Dear world leaders,
Your people, the world’s young people and future generations are calling on you to act with vision and purpose.
A new vision for education in the 21st century is taking shape.
Above all, quality education must support the development of the individual learner throughout his or her life.
It must help people learn how to learn, with a focus on problem-solving and collaboration.
It must provide the foundations for learning, from reading, writing and mathematics to scientific, digital, social and emotional skills.
It must also develop students’ capacity to adapt to the rapidly changing world of work.
It must be accessible to all from the earliest stages and throughout their lives.
And it must help us learn to live and work together, and to understand ourselves and our responsibilities to each other and to our planet.
At a time of rampant misinformation, climate denial and attacks on human rights, we need education systems that distinguish fact from conspiracy, instill respect for science, and celebrate humanity in all its diversity. António Guterres, 19 September 2022
These remarks by the UN Secretary General at the Transforming Education Summit this year framed the two days of the New Metrics for Success Conference hosted by the University of Melbourne last week. The two days saw the coming together of the 36 partner schools from around Australia to celebrate the work we have undertaken thus far and to hear from educational thinkers from Australia and internationally who are seeking to build an education system that responds to this plea. And whilst the steps are small and steady in some places, others are taking radical leaps. There is momentum and growing call for change.
Rachael Congues, on behalf of Clonard presented our work to the conference. This work which has been focused on trialling new learning design and assessment with our Year 7s has been an intentional and strategic process to position us in creating a new narrative for learning commencing with our new Year 7 cohort starting in 2023. We shared these ideas with the incoming parents at our recent Information Evening and welcomed the positive feedback. Working with the University we have assisted in the development of metrics for complex competencies with agency and character being our focus. The full suite of metrics are now gaining interest from various tertiary sectors with conversations being framed about the notion of matching competencies and future pathways as a complement to the traditional ATAR system. We are deeply privileged to be undertaking this work and are excited to have signed on for another two years of the partnership.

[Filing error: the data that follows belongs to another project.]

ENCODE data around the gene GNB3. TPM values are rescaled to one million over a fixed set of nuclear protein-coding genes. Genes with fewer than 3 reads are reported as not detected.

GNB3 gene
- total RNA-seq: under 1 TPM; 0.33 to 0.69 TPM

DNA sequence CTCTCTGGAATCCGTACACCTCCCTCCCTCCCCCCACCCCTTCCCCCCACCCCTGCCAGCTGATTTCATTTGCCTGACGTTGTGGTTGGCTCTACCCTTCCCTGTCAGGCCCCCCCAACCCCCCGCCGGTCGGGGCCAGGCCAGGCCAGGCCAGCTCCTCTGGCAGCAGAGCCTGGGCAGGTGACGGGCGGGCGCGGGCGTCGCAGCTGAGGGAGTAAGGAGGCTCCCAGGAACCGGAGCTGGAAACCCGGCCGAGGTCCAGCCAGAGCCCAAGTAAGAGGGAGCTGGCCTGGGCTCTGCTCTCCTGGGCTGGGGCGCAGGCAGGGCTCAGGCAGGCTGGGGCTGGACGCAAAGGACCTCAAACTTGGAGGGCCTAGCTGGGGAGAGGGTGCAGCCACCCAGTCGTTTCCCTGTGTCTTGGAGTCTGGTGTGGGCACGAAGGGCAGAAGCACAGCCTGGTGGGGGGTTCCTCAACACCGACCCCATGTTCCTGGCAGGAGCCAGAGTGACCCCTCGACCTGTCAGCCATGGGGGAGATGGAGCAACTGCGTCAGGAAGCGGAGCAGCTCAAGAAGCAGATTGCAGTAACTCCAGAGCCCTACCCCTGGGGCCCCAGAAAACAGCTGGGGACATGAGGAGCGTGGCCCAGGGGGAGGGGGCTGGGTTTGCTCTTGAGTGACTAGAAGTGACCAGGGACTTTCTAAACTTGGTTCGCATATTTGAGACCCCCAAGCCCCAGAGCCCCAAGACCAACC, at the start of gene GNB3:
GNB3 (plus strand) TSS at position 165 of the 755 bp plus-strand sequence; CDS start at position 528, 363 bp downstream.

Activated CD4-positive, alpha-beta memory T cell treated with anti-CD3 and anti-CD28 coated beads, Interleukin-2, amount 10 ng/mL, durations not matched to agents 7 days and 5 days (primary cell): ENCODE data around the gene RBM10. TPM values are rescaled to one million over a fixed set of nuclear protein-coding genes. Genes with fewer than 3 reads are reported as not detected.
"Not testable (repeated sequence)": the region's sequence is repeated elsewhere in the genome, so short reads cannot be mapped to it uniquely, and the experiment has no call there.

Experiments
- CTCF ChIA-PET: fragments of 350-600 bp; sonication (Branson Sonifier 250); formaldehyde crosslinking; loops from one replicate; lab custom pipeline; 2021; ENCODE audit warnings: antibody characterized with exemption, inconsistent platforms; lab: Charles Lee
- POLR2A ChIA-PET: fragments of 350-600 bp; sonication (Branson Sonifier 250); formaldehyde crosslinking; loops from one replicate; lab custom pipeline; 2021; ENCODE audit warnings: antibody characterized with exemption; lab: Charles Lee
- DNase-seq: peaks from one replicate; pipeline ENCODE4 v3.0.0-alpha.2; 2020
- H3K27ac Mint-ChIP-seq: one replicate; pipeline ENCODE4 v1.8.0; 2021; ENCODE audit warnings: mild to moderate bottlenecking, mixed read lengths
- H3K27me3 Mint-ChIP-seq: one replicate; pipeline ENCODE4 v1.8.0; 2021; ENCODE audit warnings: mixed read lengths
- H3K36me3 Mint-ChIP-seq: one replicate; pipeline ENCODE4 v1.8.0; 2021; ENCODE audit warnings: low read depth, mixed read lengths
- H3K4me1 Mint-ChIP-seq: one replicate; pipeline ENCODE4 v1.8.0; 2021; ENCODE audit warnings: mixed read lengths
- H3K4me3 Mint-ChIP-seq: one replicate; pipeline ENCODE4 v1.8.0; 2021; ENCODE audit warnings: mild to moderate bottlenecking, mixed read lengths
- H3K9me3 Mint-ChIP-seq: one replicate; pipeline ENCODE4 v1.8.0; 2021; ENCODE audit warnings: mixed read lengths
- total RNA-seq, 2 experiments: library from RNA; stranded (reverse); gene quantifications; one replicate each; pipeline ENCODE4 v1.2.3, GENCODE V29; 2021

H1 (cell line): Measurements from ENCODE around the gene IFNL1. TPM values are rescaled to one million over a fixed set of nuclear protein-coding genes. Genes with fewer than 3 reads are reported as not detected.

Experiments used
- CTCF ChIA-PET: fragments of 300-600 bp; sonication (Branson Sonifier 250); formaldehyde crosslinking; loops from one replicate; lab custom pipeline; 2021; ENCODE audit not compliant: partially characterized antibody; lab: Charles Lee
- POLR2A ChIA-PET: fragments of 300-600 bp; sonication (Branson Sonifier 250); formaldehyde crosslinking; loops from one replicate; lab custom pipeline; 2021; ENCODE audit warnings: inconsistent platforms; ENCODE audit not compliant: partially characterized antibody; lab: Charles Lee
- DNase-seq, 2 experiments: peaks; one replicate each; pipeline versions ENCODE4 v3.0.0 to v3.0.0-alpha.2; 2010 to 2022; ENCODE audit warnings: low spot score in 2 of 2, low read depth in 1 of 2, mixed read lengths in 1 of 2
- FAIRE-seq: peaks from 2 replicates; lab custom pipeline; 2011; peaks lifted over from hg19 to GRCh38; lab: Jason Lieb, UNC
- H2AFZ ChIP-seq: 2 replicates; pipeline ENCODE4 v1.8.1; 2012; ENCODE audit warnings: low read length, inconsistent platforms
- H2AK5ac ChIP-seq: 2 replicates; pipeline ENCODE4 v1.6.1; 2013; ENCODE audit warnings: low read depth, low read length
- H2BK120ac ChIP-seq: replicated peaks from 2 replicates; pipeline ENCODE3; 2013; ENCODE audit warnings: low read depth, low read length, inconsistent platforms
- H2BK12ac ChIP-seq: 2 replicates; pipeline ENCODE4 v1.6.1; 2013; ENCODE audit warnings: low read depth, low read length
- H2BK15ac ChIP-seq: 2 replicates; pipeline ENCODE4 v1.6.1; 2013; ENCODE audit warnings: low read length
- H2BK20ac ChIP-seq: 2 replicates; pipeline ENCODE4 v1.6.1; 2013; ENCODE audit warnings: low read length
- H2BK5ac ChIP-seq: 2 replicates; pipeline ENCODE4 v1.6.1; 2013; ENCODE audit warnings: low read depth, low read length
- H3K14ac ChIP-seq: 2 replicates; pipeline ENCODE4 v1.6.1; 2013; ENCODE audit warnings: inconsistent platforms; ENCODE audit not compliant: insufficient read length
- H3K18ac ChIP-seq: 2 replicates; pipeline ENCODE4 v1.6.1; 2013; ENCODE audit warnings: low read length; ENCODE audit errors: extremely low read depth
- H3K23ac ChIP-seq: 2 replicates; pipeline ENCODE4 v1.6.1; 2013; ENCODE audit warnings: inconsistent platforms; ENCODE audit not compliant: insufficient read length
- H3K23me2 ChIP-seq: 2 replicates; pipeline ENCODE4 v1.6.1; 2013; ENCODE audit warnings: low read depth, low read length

Next Monday we start our early commencement program which gives all students Years 7-11 an opportunity to have a head start and a glimpse into their learning program for 2023. There is an enormous amount of planning and organisation that takes place in readiness for this program and I thank Jo Ryan and her team for their leadership in this space. We will be commencing our new timetable with the 18 minute Wellbeing sessions at the start of each day and then our six by 47 minutes periods with the shorter breaks in between. This change was communicated to families earlier this year. We know changes can be challenging for some of our students and we see this as a time to practice the skills and behaviours of resilience that are outlined in our Positive Behaviour for Learning matrix. Resilience was the expectation that was added due to family feedback when we were developing this matrix. 2022 year levels will hold final assemblies on Tuesday 7 December followed by our end of year celebrations on Wednesday 8 December. We thank the families who have responded to our invitation to join us for our final mass for the year and look forward to seeing you.
This week we held our annual Celebration of Achievement. For our awardees this year has been the opportunity to shine in their achievements and endeavours in various areas of academic, sporting, musical, faith and community life. The students we recognized are role models for us all and offer inspiration for what is possible. We trust that the reward of knowing that they achieved something, conquered a goal, developed their resilience or served others and their community is something they will treasure. Over these final weeks of the year, we encourage all our students to reflect on where they have grown and what they have achieved.
This Sunday we begin the new Church year with the first Sunday of Advent. Advent is a time of hopeful waiting. I always think of the irony that this season of the Church comes at what is always the most frantic time. The more I think about it the more it reflects how Jesus came to turn everything that was known, upside down and challenged us to a new way of living. As humans we can be slow learners and so as the first Sunday of Advent arrives each year it is yet another chance to stop and consider if I am really making time for God in my life at this moment. That is at the heart of the Advent message – preparing, waiting in hope. Fr Richard Rohr says that this waiting is not just for the Christ Child, rather we are ‘welcoming the universal Christ, the cosmic Christ, the Christ that is forever being born in the human soul and into history’. To be open to this extraordinary mystery we need to make time and space and in today’s world that is the challenge and gift of Advent.
Christ of the light and the darkness, send your Holy Spirit upon our waiting time.
Help us seek quiet spaces to hear your voice each day,
Help heavy hearts seek the joy of your presence.
We are your people, walking in darkness, yet seeking the light.
Give us the courage to listen to your voice.
Give us the freedom to open our hearts to the graces and mystery you bring.
To you we say, ‘Maranatha – Come Lord Jesus!’